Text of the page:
How to Become the Executor of an Estate Without a Will in Florida

By Vanessa Padgalskas

Normally an executor is named in a will, but when someone dies without a will, the court must appoint an executor to administer the estate. In Florida, an executor is called a "personal representative." Florida law dictates who has priority to become the personal representative of an estate.

Who May Serve

A person who is legally capable of handing his own affairs, is at least 18 years old, and is a Florida resident at the time of the decedent's death may be the personal representative. A person may not be appointed personal representative if she has been convicted of a felony or is mentally or physically incapable of performing the required duties. A person who is not a resident of Florida may be appointed personal representative only if the nonresident is a blood relative of the decedent, is a legally adopted child or adoptive parent of the decedent, or is the decedent's surviving spouse.

Preference in Appointment

In an estate without a will, preference for appointment of a personal representative is given to the surviving spouse. If the surviving spouse does not want to be personal representative, preference is then given to the person selected by a majority of the estate's heirs. If the majority of heirs does not select a representative, priority will be given to the person most closely related to the decedent -- often a child. If there is more than one possible appointee, the court may choose what it considers the most qualified heir to be the personal representative.

Protect your loved ones. Start My Estate Plan

Application to Become Personal Representative

To become the personal representative, you must file an Application for Administration for an intestate estate. The application must be filled out with the required information, including your priority for being appointed personal representative and the names and addresses of the surviving spouse and all beneficiaries. Florida law requires an applicant for personal representative to be represented by an attorney who can fill out and submit the application. The application must be submitted to the Probate Division for the Circuit Court in the county where the person whose estate is to be administered died.

Providing Notice for Petition of Administration

Notice of the petition for administration does not need to be served when it appears that the petitioner is entitled to preference of appointment as personal representative. For example, this applies if the surviving spouse wants to be personal representative because the surviving spouse is given first priority. Before a person who is not entitled to preference is appointed as personal representative by a court, however, a formal notice must be served on all known persons who meet the qualifications of being appointed personal representative and are entitled to equal or greater preference as the applicant. Notice does not need to be served to qualified persons who have waived their right in writing to become personal representative.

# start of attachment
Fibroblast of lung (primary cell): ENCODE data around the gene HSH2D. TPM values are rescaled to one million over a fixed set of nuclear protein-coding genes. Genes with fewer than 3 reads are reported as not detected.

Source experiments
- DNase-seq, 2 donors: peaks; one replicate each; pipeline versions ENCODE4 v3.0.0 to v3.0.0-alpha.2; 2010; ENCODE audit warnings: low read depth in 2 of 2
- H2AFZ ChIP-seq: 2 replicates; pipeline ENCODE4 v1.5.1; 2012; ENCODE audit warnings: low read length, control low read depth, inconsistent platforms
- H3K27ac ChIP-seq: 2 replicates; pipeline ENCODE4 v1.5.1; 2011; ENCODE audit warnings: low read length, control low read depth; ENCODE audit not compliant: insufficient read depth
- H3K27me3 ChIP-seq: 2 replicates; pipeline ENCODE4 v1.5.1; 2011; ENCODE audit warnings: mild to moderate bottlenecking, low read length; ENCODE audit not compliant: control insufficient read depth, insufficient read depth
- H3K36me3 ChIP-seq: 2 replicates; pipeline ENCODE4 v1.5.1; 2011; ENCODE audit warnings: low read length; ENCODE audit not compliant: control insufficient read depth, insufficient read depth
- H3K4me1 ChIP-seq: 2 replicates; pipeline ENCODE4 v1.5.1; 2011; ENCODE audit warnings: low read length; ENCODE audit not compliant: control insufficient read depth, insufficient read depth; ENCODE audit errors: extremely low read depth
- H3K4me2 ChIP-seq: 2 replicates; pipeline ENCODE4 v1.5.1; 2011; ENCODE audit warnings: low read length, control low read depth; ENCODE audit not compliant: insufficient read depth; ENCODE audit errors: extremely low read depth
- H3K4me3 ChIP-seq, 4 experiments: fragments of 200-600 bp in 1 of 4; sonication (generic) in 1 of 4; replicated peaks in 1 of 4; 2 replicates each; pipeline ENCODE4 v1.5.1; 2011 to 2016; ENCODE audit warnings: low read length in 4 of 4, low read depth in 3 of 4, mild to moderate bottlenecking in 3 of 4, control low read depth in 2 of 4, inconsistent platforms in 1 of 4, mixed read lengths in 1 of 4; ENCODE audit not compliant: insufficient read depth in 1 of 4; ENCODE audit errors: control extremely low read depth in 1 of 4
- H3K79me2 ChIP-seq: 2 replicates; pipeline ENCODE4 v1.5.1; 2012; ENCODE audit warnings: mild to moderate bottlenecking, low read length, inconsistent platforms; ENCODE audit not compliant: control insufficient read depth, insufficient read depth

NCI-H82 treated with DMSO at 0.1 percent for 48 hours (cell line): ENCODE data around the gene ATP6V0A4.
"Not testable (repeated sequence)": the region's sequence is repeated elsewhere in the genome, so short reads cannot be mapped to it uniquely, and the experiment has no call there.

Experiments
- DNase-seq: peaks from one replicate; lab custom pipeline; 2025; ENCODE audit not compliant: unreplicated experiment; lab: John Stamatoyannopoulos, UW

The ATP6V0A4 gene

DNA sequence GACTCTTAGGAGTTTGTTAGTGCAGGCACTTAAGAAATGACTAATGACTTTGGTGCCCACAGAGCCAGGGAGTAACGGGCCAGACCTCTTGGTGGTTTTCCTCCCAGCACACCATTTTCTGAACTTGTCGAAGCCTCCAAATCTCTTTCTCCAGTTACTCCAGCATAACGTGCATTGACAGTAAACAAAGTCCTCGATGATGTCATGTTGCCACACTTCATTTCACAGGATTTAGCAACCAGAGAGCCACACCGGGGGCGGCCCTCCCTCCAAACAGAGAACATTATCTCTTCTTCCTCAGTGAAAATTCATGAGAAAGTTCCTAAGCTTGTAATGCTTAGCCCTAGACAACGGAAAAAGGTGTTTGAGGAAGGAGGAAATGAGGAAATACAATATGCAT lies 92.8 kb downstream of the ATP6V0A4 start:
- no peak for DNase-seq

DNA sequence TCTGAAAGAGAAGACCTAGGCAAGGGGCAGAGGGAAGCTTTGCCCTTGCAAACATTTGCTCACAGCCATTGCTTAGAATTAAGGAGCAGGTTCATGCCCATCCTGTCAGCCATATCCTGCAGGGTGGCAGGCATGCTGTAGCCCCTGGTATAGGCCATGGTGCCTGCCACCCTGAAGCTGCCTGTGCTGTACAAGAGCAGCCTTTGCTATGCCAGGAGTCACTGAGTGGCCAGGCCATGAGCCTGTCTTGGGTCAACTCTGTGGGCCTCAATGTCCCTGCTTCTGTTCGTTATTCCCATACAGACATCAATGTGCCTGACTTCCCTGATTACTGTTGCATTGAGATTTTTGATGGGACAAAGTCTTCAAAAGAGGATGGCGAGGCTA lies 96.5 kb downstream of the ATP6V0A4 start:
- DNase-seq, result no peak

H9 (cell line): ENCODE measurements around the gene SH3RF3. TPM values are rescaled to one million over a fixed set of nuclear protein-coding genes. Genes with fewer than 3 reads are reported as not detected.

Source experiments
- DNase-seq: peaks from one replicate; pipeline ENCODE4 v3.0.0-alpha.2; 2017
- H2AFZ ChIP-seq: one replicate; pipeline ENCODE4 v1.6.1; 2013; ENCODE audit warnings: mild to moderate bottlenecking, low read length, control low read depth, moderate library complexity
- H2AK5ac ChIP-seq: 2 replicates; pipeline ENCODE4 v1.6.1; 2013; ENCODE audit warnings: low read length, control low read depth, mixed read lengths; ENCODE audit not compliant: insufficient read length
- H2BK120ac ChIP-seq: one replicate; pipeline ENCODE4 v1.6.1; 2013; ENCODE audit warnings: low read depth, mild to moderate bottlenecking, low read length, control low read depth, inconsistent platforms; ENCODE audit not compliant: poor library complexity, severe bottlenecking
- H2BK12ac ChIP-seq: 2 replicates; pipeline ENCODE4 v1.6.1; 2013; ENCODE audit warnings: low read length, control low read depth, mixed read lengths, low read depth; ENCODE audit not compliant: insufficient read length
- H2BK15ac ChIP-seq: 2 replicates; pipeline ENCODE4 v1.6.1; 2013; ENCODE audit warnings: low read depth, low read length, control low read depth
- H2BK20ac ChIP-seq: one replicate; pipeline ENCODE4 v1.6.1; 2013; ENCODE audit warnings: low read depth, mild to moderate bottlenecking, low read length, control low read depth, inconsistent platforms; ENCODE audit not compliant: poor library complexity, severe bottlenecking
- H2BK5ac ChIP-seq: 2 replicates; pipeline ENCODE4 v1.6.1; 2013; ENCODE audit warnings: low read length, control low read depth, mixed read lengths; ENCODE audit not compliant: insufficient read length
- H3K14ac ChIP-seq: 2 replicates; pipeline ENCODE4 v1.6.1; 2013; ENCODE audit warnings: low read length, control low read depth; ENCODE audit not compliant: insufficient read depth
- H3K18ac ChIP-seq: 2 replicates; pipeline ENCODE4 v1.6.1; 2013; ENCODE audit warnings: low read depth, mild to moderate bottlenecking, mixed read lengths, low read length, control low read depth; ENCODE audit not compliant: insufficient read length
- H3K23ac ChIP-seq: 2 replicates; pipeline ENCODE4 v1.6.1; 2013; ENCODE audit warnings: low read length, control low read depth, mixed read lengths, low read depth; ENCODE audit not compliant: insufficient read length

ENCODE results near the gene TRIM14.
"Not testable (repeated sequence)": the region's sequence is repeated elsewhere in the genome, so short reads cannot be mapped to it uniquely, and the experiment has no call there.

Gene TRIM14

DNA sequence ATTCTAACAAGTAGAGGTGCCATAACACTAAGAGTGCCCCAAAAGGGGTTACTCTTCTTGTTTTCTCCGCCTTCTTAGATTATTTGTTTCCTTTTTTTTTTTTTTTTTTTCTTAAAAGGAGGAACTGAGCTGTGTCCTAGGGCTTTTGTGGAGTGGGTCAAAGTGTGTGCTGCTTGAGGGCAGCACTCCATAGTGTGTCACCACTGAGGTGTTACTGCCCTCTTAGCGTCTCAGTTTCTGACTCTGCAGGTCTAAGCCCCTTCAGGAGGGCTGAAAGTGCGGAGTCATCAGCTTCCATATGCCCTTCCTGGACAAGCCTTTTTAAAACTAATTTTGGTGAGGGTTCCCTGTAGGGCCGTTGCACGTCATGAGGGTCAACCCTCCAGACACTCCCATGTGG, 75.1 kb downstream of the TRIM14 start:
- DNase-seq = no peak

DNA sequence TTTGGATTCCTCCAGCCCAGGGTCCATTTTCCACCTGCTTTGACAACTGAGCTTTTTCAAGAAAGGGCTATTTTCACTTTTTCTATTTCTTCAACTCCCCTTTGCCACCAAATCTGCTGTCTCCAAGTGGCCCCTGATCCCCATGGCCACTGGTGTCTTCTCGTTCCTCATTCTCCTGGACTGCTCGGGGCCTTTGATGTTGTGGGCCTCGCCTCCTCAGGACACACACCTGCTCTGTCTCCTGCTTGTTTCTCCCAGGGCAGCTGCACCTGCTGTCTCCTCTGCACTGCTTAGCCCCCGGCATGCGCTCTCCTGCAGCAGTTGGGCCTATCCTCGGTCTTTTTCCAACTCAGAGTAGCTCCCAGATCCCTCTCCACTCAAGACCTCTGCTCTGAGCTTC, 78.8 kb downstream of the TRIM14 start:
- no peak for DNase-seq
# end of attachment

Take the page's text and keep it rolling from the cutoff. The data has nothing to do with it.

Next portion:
Protect your loved ones. Start My Estate Plan
How Soon After Death Must One Probate a Will in California?



Related articles

Maine Statutes for Executors of Wills

In Maine, the executor of a will is referred to as a personal representative. The statutes regarding the duties of the personal representative are found under "Probate of Wills and Administration," in Maine's Revised Statutes. A personal representative may be a relative or friend of the decedent or an attorney or financial institution.

How to Appoint an Executor to Probate in California

An executor in California is a person who is nominated in a will to represent the deceased person’s estate and to carry out the instructions found in the will. A court must approve of the nomination before the nominee can serve as the executor. For most nominees, the court appointment is simply a matter of procedure, but problems can arise if the nominee elects not to serve or if someone contests the nomination.

Massachusetts Laws Regarding the Administrator of an Estate

Probate is the court-supervised process whereby the assets of a deceased person are collected and distributed according to the terms of a will, or by state law if no valid will exists. If named in the will, the person charged with handling the probate process and reporting to the court is usually known as an executor. If not named in the will, or if there is no will, the court appoints an administrator to oversee the distribution of assets.

LegalZoom. Legal help is here. Start Here. Wills. Trusts. Attorney help. Wills & Trusts

Related articles

How Do You Become an Executor of an Estate in Michigan When One Was Not Appointed?

Generally, will makers, or "testators," name an executor in a last will and testament. However, when an individual dies ...

Estate Administrator Duties

When a person dies, his estate will likely go through the probate process, whether or not he left a will. During ...

How Is an Executor of an Estate Determined in the State of Virginia?

Even if you are named as the executor of a will in Virginia, you still are required to take certain steps to "qualify" ...

What Does a Petition for Letters Mean in Probate Court in California

California’s Superior Court, probate division, generally oversees the administration of estates of a certain size when ...

Browse by category
Ready to Begin? GET STARTED